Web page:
BLOOMINGTON, Ind. -- Indiana University Bloomington scientists will use knowledge about methane production by cold-weather microbes on Earth to help NASA zero in on evidence for similar, carbon-based microbes that could have evolved on Mars, the Jovian moon Europa, or Saturn's Enceladus.
The three-year project, funded by a $2.4 million grant from NASA's Astrobiology Science and Technology for Exploring Planets (ASTEP) program, will be led by biogeochemist Lisa Pratt. Her team will conduct field research in Greenland using the Kangerlussuaq International Science Support Facility as the base of operations and moving instruments and equipment to the Arctic with the 109th New York Air National Guard, which provides logistical support for NASA- and National Science Foundation-run research projects in remote polar regions.
"In order to be prepared for robotic or human exploration of other habitable worlds, scientists and engineers need to thoroughly test instruments and exploration concepts in extreme environments on Earth," said Pratt, Provost's Professor of Geological Sciences. "These environments mimic, in some ways, the places we expect to explore for evidence of extraterrestrial life."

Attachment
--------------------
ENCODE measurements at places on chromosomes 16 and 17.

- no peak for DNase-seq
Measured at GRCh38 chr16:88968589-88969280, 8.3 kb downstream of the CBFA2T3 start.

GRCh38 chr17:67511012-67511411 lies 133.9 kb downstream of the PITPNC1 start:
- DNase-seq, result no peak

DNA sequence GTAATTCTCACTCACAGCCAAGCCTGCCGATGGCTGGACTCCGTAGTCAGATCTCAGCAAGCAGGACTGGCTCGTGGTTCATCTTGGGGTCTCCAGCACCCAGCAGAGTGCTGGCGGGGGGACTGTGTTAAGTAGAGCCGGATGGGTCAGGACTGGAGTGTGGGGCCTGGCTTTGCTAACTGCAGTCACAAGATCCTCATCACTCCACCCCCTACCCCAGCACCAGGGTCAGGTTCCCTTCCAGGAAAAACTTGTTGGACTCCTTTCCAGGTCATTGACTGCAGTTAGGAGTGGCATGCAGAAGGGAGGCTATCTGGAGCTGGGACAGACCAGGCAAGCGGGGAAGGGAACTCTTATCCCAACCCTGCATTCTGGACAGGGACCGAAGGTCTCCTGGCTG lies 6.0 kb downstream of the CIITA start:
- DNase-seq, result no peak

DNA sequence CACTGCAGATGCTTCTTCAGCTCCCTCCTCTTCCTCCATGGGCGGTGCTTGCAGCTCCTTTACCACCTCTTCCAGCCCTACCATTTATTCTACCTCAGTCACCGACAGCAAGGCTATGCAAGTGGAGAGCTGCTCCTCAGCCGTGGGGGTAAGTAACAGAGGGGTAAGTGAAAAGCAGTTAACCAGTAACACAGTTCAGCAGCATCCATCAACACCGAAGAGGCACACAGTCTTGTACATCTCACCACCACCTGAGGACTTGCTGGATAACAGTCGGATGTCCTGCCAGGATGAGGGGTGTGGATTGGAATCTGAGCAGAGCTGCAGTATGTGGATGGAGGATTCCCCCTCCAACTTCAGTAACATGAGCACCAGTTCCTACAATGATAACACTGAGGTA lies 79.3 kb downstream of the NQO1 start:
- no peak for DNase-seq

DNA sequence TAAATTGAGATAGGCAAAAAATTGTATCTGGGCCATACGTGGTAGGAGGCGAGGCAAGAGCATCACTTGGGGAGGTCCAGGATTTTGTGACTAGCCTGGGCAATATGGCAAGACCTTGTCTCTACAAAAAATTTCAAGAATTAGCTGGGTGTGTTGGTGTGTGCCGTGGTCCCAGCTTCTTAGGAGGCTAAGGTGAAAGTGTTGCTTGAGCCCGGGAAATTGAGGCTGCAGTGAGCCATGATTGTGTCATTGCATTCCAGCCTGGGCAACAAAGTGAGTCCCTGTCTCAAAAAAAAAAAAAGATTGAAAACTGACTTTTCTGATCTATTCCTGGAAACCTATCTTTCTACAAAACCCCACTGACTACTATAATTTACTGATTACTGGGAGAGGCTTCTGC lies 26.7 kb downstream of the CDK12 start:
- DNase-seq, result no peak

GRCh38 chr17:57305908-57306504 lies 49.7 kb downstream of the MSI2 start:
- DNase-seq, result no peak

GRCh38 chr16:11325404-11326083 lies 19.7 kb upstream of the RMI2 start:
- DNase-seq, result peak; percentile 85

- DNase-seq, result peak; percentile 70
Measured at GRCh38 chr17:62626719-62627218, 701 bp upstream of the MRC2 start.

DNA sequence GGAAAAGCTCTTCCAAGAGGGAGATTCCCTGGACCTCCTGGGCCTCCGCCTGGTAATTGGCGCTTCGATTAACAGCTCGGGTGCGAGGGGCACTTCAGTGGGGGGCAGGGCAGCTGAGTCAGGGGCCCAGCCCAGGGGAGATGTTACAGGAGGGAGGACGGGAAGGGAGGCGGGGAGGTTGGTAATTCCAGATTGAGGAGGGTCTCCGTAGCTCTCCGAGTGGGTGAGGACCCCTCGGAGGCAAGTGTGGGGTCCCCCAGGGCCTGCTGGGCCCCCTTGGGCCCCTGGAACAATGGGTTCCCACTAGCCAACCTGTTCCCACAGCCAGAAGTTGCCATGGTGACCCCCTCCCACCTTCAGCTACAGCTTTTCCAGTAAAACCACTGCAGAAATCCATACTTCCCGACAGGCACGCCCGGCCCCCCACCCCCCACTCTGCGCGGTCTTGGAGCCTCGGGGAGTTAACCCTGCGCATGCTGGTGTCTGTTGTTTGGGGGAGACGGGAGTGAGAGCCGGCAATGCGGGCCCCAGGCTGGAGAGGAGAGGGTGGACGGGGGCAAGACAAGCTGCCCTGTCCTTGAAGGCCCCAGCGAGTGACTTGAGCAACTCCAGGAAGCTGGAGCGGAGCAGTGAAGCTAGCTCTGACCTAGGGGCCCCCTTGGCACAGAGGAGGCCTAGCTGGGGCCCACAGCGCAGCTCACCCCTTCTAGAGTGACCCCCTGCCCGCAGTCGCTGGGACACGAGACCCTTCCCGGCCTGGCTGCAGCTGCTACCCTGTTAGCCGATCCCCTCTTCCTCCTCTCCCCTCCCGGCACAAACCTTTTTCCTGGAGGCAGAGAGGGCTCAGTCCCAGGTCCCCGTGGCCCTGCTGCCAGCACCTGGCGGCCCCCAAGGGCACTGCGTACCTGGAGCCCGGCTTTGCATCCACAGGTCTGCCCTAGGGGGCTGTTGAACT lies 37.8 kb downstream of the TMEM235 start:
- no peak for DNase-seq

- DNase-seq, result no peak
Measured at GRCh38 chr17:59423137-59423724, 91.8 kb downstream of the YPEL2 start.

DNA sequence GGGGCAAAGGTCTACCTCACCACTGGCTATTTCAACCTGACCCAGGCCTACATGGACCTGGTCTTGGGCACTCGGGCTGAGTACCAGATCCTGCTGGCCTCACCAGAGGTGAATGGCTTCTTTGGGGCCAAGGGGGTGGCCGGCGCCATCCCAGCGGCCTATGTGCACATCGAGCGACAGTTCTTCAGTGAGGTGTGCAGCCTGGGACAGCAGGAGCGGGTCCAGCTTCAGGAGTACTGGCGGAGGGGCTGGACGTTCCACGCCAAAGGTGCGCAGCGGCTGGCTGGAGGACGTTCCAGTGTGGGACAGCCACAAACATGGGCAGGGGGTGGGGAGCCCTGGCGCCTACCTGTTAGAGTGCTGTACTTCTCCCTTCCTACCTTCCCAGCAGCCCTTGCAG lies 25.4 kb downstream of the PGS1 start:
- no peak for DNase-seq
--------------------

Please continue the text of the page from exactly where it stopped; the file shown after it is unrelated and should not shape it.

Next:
Pratt will work with 11 colleagues at IU Bloomington, Princeton University, the Goddard Space Flight Center, the Jet Propulsion Laboratory, Honeybee Robotics Inc., and the National Oceanic and Atmospheric Administration, a division of the U.S. Dept. of Commerce. Their primary goals: study methane release near the receding edge of Arctic ice sheets to glean clues about how life might exist at the edge of extraterrestrial ice sheets, and evaluate methods to determine whether sources of methane are biotic or abiotic in origin.
On Earth, some methane is produced abiotically through water-rock reactions and thermogenically through breakdown of petroleum by geological processes. And some of Earth's methane comes directly or indirectly from bacteria
|Contact: David Bricker|